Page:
Truthfully, my bees keep me.

As a beekeeper, I find I am madly in love with my honeybees.

It began the moment I picked up my first package of bees.  I gently placed them on the floorboard of my car and headed for home.   The bees hummed as they clustered around the queen cage and before I got home I was already completely smitten with them.

My first hive, a Langstroth.

My first hive, a Langstroth.

I installed them in my new hive the next morning and in the next few weeks I proceeded to make every rookie beekeeping mistake.  The bees didn’t care.  They are programmed to survive and they thrived in spite of my bumbling efforts.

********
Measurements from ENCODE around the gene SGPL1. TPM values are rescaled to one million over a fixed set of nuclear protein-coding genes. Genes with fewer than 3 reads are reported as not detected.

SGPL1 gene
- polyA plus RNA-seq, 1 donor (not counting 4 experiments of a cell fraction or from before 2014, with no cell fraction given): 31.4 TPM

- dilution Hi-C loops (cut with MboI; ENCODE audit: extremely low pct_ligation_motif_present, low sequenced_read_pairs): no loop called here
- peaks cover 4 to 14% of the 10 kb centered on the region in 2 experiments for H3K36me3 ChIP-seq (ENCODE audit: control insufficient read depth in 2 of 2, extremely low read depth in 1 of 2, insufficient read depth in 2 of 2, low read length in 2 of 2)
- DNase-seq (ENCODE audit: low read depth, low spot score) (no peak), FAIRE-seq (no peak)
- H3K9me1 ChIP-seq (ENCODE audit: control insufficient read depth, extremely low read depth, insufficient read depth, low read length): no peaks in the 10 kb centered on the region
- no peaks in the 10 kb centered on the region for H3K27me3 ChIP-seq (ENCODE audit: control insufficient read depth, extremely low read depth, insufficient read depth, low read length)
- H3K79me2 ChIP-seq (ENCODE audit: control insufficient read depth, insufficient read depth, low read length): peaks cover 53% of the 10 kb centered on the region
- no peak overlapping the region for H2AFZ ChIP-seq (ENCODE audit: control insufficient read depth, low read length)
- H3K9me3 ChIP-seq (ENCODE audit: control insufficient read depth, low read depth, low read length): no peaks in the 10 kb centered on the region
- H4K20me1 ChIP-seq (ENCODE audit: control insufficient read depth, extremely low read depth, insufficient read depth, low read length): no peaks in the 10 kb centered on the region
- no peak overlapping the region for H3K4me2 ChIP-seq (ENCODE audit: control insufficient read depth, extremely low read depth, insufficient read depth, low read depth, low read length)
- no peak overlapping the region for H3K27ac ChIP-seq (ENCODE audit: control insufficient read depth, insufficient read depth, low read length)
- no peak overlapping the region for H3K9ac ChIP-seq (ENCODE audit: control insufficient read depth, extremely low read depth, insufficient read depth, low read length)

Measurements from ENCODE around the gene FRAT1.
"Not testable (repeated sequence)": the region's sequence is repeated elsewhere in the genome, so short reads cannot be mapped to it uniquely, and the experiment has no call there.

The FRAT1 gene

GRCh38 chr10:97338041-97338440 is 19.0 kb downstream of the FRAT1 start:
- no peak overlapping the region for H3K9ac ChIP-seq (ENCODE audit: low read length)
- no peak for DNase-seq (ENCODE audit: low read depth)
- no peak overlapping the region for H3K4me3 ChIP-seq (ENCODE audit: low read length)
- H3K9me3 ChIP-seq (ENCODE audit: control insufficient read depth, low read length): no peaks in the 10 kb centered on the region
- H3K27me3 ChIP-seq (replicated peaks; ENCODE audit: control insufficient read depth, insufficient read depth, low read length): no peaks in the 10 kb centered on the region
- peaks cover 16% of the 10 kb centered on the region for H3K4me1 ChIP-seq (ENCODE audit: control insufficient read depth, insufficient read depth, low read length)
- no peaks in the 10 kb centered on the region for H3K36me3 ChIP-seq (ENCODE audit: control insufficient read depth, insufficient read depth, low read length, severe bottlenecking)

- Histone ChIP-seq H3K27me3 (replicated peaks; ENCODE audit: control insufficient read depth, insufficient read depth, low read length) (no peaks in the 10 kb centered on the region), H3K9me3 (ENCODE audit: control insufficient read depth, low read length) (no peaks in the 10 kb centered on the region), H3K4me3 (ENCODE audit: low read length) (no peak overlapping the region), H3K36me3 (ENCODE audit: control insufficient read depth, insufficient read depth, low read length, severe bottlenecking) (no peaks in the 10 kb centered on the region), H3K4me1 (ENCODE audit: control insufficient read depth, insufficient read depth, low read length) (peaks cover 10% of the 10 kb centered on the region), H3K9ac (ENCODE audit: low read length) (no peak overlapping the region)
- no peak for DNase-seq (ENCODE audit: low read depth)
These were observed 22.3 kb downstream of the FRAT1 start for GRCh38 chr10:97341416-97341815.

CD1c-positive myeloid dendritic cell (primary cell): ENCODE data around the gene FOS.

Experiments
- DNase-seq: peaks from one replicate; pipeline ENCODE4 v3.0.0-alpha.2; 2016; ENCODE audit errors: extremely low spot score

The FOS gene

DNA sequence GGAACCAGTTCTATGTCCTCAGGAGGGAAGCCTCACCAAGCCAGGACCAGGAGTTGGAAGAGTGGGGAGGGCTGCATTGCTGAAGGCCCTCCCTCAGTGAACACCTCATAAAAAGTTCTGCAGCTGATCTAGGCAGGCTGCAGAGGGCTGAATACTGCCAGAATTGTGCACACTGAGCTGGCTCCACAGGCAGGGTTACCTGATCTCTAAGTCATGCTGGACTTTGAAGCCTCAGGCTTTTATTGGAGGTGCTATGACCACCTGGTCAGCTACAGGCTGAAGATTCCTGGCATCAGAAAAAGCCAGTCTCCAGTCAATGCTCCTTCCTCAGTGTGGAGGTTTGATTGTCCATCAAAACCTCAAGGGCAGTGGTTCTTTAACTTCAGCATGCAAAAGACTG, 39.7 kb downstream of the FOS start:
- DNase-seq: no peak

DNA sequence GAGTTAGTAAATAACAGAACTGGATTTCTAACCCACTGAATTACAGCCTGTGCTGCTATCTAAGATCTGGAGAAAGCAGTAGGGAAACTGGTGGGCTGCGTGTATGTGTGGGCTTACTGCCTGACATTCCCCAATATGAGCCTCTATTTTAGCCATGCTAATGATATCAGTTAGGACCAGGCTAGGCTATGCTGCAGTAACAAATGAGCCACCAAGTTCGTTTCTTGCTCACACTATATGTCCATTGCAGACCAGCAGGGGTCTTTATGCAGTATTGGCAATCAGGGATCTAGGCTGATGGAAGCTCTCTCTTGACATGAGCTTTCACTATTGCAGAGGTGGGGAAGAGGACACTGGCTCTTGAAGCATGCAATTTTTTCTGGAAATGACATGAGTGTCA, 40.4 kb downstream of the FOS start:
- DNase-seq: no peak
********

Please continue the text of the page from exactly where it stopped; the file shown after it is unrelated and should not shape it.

That was four years ago and my little apiary has shrunk and expanded accordingly.  I practice conservation beekeeping which means I raise honeybees without any chemicals for the sole purpose of getting a healthy colony to swarm and live (hopefully) as wild honeybees.  In the meantime, I experiment with different types of hives:  Langstroth, top bar, and Warre.  I do not harvest honey, instead leaving it for my bees to eat all winter.  All of my bees are raised with the hope that they will swarm and establish a healthy wild colony.

december honeybees

The honeybees venture outside on a warm December day.

I love to spend time in the apiary just watching the bees go about their business.  They are fascinating little creatures.  When one visits me when I am in the barn or somewhere else on the farm it’s like getting a Valentine.


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